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Can Electric Cars Turn Australia Green?

Electric cars are here and are likely to be powering all our cars at some point in the near future. They attract a great deal of interest and awareness when it comes to sustainability – but is Australia ready to go electric?

WHAT ABOUT OUR INFRASTRUCTURE?

One of the biggest problems Australia faces is Australia itself. The sheer size and lack of inland population make electric cars unrealistic to many, as vehicle range and reliable charging points away from home or outside main cities are major concerns.

Electric car space

There would need to be major infrastructure developments within Australia in order to cater for a majority shift towards electric vehicles. Drivers need affordable and available charging points at workplaces and public destinations – something that Tesla Motors is currently working to make a reality. This will essentially create a Melbourne-Sydney-Brisbane route for electric cars.

Australia lags behind just about every other developed nation in the uptake of electric cars. Aside from the current lack of infrastructure, there are currently no government incentives for those who use clean vehicles. A factor that, if introduced, would surely further aid the shift towards a greener Australia.

ELECTRIC CAR EFFICIENCY

Electric cars need to be competitive in terms of convenience, not just emission output, style and cost. Even where charging points are available, the time needed to recharge an electric car can be significant. Finding a petrol station and topping up within five minutes takes less forward planning than a 30-minute charging pit stop.

Electric car

That said, the average Australian passenger car travels 38km per day – meaning an electric car with a 400km range is potentially more efficient for inner-city commuting or just as a general run-around. Take into account overnight charging, the question of efficiency shouldn’t be a huge hindrance for many Aussie drivers.

WHAT ARE THE COSTS OF GOING GREEN?

One of the biggest hurdles electric car retailers are working to overcome is creating a car worth its price tag. Unless you’re an eco-warrior, why would you want to spend $50,000 on an electric car that isn’t as nice as a $20,000 car running on petrol? For the everyday consumer, electricity isn’t exciting enough to warrant a price gap of that size.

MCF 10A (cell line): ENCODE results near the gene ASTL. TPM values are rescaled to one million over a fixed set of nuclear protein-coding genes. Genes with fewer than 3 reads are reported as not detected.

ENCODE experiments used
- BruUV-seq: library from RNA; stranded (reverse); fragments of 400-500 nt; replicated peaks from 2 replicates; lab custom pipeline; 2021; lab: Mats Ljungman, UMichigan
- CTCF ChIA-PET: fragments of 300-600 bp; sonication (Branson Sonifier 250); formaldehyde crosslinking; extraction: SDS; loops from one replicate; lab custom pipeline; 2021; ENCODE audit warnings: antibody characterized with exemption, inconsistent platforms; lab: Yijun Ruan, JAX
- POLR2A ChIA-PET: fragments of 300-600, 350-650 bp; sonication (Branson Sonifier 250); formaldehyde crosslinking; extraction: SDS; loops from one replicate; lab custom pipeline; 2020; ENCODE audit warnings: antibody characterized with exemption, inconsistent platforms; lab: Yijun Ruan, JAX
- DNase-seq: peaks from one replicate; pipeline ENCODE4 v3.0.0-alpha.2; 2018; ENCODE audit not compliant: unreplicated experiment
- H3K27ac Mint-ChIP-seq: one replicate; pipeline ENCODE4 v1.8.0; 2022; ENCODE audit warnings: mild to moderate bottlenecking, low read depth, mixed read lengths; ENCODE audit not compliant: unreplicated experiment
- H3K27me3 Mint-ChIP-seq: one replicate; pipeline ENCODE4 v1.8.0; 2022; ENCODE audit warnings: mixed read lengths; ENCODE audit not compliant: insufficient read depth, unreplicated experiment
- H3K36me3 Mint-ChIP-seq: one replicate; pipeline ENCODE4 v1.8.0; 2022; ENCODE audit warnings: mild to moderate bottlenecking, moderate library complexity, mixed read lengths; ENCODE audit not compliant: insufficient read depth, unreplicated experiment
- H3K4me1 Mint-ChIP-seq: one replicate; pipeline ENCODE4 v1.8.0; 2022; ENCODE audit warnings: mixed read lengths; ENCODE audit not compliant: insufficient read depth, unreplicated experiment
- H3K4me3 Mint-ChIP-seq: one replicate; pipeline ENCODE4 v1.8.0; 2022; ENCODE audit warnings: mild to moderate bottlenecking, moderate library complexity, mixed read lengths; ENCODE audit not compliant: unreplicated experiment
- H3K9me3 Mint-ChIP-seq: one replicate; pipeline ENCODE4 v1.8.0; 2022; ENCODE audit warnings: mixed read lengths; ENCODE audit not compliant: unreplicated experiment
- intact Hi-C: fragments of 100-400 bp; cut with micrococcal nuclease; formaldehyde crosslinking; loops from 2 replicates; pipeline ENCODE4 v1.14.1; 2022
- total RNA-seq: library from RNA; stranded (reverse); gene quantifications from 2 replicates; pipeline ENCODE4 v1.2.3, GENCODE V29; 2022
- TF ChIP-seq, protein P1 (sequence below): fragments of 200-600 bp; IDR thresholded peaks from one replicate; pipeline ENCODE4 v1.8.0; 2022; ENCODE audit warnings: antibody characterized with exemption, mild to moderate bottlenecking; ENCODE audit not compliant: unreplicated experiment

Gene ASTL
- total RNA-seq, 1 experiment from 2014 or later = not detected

What we are seeing now, especially with companies like Tesla, are cars that match their price point petrol rivals for luxury, design and accessories, while still running on electricity. That’s more like it.

To make the deal a little sweeter, running costs of an electric car are much lower than those of their petrol-guzzling counterparts. Electric motors do not have oil, filters, timing belts or other items that need replacing over time. There is also no mandatory servicing, which means more money is saved. Not to mention that powering your car on electricity is a fraction of the cost of petrol. Who doesn’t love a bargain?

Electric car charging point

ENVIRONMENTAL IMPACT

Arguably the key selling point of the electric car is its minimised environmental impact. We live in an age where taking care of our environment has become paramount. Renewable energy or green energy have become focus points of a cleaner future – but more needs to be done.

Electric cars promise to spur a transport transformation, aimed at stabilising human-induced climate change whilst maintaining current standards of usability. Although electric grids in Australia are heavily dependent on coal, switching from petrol cars to electric cars would drastically reduce our country’s CO2 emissions. With the added possibility of solar powered charging points, sustainably-powered vehicles are well on the way to becoming a reality.

Australia 3D

WOULD YOU GO ELECTRIC?

We may be slow initial adopters of the electric car, but the proposed electric infrastructure developments coupled with increasing affordability may well turn Australia green in years to come. After all, we’re a nation of nature lovers who value the environment we live in. So next time you buy – will you consider going green?

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Images used under license from Shutterstock.com

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